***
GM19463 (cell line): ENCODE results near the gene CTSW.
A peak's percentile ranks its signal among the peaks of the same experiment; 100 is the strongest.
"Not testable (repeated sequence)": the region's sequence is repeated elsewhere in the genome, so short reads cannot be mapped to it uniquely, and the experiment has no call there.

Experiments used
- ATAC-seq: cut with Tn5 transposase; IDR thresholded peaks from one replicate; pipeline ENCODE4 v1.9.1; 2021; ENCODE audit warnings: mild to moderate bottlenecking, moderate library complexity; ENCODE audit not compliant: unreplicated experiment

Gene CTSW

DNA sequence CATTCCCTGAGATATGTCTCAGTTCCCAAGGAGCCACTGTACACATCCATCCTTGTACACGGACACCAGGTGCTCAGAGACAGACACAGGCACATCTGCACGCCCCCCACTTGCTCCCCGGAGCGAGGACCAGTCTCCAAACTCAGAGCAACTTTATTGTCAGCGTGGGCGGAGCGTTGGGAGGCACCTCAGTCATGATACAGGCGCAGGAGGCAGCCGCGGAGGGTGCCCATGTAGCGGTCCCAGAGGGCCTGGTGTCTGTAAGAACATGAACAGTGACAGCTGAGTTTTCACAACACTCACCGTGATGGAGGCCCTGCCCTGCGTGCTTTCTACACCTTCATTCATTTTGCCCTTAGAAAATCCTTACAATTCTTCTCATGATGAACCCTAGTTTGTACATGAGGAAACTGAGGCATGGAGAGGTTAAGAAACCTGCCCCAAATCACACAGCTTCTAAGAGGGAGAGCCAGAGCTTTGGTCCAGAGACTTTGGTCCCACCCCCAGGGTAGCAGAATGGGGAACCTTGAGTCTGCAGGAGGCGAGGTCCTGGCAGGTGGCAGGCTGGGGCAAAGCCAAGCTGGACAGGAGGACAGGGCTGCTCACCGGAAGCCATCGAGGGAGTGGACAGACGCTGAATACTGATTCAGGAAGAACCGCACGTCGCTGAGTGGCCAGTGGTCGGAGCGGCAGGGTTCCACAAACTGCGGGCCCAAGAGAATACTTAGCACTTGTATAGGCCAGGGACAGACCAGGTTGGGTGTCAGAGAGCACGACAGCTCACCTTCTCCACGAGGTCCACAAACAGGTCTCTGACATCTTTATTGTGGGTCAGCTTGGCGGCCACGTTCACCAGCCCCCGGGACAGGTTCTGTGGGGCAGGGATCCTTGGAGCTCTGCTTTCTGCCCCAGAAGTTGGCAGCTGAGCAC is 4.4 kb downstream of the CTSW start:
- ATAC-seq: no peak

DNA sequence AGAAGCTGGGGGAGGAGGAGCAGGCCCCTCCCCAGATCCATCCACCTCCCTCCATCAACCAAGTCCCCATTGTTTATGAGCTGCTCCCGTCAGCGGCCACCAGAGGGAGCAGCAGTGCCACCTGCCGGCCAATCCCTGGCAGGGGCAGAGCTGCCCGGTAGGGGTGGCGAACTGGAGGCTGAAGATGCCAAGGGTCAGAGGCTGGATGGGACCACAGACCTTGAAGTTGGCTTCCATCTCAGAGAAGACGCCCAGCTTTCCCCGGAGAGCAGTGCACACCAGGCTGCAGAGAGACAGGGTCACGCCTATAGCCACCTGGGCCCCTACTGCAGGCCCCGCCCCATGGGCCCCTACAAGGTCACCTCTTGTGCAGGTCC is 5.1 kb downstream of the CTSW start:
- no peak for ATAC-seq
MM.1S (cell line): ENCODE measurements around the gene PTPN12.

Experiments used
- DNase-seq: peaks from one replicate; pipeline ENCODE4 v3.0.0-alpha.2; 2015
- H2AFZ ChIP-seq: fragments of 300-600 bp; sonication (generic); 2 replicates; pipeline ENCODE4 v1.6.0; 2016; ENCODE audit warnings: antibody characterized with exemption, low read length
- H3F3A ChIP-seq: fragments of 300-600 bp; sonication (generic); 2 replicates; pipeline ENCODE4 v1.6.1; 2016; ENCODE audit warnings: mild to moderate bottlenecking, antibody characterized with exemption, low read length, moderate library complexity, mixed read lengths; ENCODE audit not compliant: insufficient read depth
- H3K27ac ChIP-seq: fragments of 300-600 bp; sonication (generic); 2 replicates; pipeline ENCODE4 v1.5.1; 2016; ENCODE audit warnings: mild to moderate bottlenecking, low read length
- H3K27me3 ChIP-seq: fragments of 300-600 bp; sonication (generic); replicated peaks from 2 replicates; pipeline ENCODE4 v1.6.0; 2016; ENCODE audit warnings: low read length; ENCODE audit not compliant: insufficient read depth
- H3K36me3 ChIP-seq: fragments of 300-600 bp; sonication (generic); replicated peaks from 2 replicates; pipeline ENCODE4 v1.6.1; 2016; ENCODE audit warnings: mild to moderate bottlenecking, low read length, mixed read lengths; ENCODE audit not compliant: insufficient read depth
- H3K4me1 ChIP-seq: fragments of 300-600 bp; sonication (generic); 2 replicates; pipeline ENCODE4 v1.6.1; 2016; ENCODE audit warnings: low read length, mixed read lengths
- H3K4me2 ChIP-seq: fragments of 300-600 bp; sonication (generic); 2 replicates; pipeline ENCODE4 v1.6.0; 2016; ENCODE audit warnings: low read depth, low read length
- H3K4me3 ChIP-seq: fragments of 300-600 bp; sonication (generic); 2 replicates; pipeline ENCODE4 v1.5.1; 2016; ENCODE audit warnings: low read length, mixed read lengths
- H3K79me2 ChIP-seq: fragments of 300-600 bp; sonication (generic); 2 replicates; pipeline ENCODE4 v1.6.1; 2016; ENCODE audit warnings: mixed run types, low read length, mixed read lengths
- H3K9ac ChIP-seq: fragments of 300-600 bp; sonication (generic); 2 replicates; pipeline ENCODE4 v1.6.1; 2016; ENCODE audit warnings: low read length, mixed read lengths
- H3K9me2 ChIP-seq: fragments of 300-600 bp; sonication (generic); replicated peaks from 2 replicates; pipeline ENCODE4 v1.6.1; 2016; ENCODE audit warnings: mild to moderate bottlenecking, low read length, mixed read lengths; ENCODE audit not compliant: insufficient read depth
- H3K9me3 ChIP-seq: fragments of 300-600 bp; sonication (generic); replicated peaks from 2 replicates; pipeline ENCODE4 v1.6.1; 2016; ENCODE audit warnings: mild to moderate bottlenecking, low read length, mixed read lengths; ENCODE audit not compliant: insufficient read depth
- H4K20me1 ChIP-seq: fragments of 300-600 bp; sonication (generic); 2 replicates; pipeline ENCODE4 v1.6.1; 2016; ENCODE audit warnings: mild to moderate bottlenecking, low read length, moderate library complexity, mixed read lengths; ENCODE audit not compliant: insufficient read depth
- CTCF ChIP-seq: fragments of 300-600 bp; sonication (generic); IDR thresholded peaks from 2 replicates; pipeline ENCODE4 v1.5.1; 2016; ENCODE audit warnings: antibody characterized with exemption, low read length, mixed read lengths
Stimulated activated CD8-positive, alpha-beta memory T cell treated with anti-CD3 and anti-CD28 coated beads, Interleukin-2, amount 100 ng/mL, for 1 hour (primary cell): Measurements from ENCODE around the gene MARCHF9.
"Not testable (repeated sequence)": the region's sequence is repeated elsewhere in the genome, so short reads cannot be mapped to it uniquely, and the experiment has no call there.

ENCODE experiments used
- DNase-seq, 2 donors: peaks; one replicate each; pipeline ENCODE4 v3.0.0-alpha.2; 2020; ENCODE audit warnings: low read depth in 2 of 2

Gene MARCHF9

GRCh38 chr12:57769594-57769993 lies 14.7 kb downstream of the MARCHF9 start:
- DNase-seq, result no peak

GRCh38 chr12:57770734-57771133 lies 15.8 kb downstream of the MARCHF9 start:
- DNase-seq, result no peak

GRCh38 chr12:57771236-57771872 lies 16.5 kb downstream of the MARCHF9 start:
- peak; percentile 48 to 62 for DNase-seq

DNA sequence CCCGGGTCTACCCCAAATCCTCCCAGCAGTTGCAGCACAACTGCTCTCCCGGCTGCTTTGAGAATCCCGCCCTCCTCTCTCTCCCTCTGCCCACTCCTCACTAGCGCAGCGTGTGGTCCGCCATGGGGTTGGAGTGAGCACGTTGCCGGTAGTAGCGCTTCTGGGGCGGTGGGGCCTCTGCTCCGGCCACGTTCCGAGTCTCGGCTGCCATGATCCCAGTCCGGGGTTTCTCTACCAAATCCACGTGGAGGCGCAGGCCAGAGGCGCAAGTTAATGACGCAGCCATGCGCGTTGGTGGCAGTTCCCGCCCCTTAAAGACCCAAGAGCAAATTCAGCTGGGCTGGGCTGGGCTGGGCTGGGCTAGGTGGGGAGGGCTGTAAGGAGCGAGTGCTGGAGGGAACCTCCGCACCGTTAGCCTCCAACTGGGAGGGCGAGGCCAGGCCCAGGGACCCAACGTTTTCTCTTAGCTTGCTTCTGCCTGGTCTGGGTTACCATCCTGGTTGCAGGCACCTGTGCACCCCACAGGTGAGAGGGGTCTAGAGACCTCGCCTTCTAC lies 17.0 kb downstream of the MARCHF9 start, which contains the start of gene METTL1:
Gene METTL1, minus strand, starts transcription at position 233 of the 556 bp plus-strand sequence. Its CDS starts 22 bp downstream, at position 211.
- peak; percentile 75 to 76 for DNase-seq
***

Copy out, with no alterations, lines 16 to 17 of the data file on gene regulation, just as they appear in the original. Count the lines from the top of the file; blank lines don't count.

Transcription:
- H3K27ac ChIP-seq: fragments of 300-600 bp; sonication (generic); 2 replicates; pipeline ENCODE4 v1.5.1; 2016; ENCODE audit warnings: mild to moderate bottlenecking, low read length
- H3K27me3 ChIP-seq: fragments of 300-600 bp; sonication (generic); replicated peaks from 2 replicates; pipeline ENCODE4 v1.6.0; 2016; ENCODE audit warnings: low read length; ENCODE audit not compliant: insufficient read depth